Wired Feature on Deep Sea Cowboys Saving Giant Ships

The cargo ship Cougar Ace was entering Alaskan waters when its ballast tanks malfunctioned and a wave turned on its side. Millions of dollars in shiny new Mazdas were dangling feet from the cold water. Then the A-Team of sea salvage (including a geek) flipped it right side up without the help of cranes or tugs. My good friend Josh Davis wrote this breathtaking feature on the small group of divers, ship captains, salvage masters and ship architects who brought the Cougar upright again.

Instead of the typical heavy cranes and tugs, they do their jobs very cheaply using only computer models of the ship's intricate ballast systems, heavy cutting and drilling tools, and pumps (and more than a bit of personal risk.) And salvage like this, recognised as a form of legal modern piracy, is compensated by a percentage of the value of the loot they save. Generally millions for jobs only days long. Here's how they flipped her around:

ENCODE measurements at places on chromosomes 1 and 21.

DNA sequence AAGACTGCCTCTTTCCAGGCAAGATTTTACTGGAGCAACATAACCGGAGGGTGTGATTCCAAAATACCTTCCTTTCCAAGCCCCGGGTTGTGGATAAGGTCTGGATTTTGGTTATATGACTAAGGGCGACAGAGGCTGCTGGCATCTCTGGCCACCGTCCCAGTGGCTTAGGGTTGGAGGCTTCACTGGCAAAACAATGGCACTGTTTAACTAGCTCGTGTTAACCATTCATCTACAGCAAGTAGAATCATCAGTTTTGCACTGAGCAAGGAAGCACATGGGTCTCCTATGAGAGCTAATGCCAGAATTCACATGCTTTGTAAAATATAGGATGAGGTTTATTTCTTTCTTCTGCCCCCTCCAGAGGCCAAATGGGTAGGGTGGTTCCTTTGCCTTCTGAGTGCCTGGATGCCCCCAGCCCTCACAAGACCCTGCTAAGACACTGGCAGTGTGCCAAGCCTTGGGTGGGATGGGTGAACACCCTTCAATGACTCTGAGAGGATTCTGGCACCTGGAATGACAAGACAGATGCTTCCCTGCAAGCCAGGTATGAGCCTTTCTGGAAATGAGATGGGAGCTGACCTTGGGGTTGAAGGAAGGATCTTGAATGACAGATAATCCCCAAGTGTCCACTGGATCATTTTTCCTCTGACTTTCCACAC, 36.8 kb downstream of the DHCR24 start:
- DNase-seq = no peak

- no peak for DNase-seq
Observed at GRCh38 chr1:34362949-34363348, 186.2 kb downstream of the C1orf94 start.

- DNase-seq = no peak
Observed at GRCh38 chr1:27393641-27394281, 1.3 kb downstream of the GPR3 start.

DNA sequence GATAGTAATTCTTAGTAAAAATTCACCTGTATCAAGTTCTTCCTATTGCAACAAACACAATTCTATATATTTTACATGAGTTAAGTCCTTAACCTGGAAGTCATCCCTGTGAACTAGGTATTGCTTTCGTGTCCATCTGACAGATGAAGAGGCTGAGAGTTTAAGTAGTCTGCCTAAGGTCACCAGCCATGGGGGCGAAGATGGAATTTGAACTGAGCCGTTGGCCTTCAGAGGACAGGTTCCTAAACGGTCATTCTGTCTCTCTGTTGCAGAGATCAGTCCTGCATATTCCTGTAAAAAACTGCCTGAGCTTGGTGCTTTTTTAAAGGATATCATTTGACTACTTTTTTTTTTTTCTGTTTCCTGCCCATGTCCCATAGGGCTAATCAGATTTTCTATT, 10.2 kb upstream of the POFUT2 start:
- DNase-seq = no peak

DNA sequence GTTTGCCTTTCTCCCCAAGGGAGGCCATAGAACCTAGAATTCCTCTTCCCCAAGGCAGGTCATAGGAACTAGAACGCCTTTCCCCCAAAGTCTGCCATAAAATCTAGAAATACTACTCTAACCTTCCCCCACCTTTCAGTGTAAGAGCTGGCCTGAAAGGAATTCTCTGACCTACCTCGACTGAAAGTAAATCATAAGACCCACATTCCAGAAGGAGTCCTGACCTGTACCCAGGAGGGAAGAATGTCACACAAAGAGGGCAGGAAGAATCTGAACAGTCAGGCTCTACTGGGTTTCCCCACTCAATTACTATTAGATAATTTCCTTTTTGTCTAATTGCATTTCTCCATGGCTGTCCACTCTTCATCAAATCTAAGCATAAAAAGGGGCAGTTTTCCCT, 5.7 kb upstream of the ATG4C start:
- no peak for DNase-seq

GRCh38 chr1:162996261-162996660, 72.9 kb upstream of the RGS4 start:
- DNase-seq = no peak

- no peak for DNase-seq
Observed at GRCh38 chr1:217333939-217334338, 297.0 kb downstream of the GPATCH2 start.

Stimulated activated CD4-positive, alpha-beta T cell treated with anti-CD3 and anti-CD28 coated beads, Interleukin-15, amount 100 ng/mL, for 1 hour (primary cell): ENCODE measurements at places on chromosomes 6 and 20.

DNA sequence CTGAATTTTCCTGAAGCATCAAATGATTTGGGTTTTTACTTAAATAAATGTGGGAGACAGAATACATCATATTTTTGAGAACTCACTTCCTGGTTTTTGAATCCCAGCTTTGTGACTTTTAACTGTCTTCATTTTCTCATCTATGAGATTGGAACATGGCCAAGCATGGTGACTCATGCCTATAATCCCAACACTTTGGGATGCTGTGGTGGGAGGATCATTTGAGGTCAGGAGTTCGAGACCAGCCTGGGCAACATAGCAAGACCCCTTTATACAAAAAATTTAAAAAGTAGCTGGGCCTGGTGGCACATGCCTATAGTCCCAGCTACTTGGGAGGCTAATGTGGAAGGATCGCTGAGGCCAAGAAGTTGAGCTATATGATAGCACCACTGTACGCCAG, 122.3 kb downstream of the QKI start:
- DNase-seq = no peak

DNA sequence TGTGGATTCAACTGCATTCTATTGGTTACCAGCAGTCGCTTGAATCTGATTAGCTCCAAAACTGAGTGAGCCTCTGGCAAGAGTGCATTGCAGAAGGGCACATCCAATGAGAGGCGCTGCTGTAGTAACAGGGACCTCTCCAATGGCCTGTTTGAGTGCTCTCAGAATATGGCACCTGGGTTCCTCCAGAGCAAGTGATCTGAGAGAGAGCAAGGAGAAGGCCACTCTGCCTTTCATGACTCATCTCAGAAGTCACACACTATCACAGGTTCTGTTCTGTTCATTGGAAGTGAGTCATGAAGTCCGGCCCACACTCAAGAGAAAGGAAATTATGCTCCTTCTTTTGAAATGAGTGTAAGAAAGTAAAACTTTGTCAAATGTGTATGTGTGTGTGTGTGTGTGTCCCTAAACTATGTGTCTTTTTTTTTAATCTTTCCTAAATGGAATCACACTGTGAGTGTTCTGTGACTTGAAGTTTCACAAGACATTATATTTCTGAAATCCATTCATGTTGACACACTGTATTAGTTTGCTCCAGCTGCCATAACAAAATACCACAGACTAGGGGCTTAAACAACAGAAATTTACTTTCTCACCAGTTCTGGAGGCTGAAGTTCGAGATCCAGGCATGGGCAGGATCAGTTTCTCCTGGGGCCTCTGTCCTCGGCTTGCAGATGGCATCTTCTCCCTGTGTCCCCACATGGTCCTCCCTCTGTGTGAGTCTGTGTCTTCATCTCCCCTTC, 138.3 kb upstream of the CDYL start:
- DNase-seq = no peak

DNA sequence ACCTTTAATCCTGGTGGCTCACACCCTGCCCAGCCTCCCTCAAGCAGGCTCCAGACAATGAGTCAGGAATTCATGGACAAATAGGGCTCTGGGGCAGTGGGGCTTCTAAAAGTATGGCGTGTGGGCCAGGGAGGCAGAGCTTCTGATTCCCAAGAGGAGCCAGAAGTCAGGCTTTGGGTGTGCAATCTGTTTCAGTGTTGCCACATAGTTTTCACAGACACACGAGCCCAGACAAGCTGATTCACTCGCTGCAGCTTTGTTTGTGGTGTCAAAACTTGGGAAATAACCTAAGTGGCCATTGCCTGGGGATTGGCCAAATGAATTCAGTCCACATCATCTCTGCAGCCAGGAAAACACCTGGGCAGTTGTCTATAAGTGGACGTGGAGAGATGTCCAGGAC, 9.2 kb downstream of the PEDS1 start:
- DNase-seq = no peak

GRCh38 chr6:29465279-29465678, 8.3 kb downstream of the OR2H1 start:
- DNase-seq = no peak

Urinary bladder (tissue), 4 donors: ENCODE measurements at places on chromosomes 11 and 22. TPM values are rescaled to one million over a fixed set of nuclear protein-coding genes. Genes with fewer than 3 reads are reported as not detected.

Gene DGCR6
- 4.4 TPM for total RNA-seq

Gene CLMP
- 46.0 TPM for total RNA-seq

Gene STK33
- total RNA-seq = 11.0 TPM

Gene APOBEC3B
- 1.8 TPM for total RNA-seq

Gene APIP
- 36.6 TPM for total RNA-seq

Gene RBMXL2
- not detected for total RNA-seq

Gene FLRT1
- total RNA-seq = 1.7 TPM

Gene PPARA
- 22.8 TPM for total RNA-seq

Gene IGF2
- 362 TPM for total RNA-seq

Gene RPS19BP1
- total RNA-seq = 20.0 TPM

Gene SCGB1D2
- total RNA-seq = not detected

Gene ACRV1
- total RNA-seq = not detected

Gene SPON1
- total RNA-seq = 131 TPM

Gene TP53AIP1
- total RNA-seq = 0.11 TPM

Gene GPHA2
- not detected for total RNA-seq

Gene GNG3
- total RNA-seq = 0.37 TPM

This is the best feature I've read in a long time. It's worth checking out. [Wired]

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